Estonia is also included in the 12-round series after being called-up at short notice to host a widely-praised post-lockdown restart event in September. It was the Baltic state’s first WRC appearance.
Kenya’s iconic Safari Rally and Japan, which were both included in this year’s schedule but cancelled due to the pandemic, are also listed. Spain returns after a year’s absence.
The season features nine European events and three outside Europe. It has been strategically designed to allow for a continued Covid-19 impact on international sport by scheduling the majority of rounds from June onwards.
The calendar was approved by the FIA, world motorsport’s governing body, and WRC Promoter managing director Jona Siebel said it would appeal to both competitors and WRC fans alike.
“The inclusion of Croatia to the WRC for the first time is an exciting new challenge to our fixture list and brings huge anticipation,” he added.
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“Estonia’s championship debut a few weeks ago proved a massive success, even more so given the short time available to the organisers to prepare the rally. It fully deserves to retain its slot for 2021.”
The 2021 championship in detail
The season kicks-off with the traditional season-opening Rallye Monte-Carlo in the French Alps. It will be followed by Rally Sweden, the series’ only pure winter fixture.
Croatia forms the third round and will be held on 22 - 25 April. It is the opening pure asphalt encounter and will be based in capital city Zagreb.
Portugal’s late-May fixture is the first of three hot weather gravel rounds. It is followed in June by Italy and Kenya, which completes the opening half of the championship.
The cancellation of this year’s Safari Rally Kenya, one of global motorsport’s legendary contests, means the WRC returns to Africa, the world’s second largest continent by size, for the first time since 2002.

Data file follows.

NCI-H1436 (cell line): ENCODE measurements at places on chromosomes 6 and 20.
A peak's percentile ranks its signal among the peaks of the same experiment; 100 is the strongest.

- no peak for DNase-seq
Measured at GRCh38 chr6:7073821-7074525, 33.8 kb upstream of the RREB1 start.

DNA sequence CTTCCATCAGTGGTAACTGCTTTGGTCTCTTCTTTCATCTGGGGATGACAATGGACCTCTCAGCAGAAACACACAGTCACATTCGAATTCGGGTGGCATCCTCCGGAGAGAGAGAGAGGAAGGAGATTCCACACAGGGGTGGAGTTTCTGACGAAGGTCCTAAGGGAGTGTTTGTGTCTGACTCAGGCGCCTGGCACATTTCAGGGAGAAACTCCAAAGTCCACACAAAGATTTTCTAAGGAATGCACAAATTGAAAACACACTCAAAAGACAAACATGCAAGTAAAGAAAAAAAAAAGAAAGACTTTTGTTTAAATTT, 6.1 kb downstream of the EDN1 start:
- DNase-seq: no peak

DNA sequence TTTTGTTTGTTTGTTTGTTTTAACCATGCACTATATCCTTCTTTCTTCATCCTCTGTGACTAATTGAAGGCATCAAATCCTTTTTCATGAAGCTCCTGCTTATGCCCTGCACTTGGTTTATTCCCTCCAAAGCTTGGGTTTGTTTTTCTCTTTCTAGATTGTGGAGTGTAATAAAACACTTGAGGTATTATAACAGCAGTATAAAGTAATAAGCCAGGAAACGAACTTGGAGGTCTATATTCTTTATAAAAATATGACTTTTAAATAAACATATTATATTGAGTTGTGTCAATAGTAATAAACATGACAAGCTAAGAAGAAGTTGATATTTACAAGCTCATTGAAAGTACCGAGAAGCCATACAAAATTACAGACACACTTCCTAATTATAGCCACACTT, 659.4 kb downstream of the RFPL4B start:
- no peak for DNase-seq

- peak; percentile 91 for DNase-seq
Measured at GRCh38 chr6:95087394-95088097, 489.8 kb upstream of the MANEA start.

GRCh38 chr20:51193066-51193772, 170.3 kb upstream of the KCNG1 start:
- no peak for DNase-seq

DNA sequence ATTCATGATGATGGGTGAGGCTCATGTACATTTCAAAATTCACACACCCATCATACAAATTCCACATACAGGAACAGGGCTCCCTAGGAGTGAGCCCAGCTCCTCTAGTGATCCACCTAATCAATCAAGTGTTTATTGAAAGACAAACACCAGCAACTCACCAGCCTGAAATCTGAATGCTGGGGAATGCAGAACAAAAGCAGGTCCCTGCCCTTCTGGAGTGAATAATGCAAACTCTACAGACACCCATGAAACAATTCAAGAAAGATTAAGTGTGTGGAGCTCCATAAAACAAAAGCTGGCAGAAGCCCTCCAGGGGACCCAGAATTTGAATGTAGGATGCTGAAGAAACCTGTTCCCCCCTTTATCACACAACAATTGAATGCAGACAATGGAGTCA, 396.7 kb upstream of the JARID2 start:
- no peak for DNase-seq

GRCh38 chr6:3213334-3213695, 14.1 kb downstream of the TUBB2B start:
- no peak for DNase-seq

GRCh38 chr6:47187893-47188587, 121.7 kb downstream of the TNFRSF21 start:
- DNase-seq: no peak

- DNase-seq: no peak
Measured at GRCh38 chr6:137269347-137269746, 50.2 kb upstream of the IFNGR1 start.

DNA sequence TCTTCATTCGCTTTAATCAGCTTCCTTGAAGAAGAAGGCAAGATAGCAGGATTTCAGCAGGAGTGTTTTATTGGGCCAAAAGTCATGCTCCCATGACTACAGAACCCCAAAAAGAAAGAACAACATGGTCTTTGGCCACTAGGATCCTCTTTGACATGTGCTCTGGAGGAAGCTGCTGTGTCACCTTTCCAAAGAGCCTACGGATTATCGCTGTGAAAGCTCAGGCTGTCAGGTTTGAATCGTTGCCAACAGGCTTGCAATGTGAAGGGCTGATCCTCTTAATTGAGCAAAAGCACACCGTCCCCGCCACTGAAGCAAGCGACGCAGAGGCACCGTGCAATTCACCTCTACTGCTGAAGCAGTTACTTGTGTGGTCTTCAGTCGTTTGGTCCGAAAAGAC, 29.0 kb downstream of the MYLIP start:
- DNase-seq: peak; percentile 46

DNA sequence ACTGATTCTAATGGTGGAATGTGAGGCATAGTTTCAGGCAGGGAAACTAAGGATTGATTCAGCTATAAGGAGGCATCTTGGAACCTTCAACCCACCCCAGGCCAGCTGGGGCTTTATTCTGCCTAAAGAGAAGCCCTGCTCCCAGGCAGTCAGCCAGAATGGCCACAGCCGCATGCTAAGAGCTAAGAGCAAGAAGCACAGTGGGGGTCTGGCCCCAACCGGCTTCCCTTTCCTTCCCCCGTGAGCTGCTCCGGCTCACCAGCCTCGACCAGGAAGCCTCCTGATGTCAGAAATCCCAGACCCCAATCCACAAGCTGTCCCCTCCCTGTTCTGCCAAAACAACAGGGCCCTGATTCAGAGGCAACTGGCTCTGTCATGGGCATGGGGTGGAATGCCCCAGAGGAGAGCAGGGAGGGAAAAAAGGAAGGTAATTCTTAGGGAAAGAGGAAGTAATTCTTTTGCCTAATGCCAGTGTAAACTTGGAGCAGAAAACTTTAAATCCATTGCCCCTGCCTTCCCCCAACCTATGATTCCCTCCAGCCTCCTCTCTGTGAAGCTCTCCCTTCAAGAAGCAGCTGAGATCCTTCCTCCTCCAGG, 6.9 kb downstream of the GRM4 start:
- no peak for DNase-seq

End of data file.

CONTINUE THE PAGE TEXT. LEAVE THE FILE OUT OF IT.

Fast dirt road rounds in Estonia and Finland open the season’s second sector in July ahead of August’s United Kingdom date.
WRC Promoter is in discussion with the UK governing body, Motorsport UK, which is working to confirm the required government funding. An announcement is expected to be forthcoming.
Two of the final three rounds take place outside Europe. Chile and Spain precede Japan, which hosts the coveted final round in November. Japan’s inclusion, 11 years after the previous WRC fixture there, marks mainstream Asia’s first appearance since then.
WRC Promoter develops strategy to combat effects of pandemic
The continued consequences of Covid-19, which led to the loss of several WRC rounds in 2020, had a major influence on the calendar structure.
After the opening rounds in Monte-Carlo and Sweden, winter events which cannot be moved from their early year dates, the season pauses for more than two months to allow maximum time for the effects of the pandemic to ease.
No rounds outside Europe are scheduled before late June and only a third of the 12 rounds will be held across the first five months of the year.
“Covid-19 has hit international sporting events extremely hard. WRC has not been spared, leading to the unfortunate cancellation of several events throughout 2020,” said Siebel.
“So, in developing the 2021 FIA World Rally Championship calendar, we had to take pragmatic and strategic decisions on the continuing impact on global travel next year.
“We could not foresee any long-haul events being held in a safe manner for the public, or for our large group of travelling staff, suppliers, competitors and media, for the first five months of 2021.
“It’s essential our event organisers are fully committed to managing the difficult Covid-19 controls we can expect to be in place next year while delivering high-quality championship rounds. I’m confident the 12 rallies chosen for next year will not let us down,” he added.
In a further measure, rallies in Turkey, Latvia, Belgium, Greece, Italy (Monza) and Argentina will be on a reserve list of contingency events in case of Covid-19 issues, the latter as an option for non-European rounds.
2021 FIA World Rally Championship calendar
|1||Monte-Carlo||21 - 24 January|
|2||Sweden||11 - 14 February|
|3||Croatia||22 - 25 April*|
|4||Portugal||20 - 23 May|
|5||Italy||3 - 6 June|
|6||Kenya||24 - 27 June|
|7||Estonia||15 - 18 July*|
|8||Finland||29 July - 1 August|
|9||UK||19 - 22 August*|
|10||Chile||9 - 12 September|
|11||Spain||14 - 17 October|
|12||Japan||11 - 14 November|
*Subject to agreement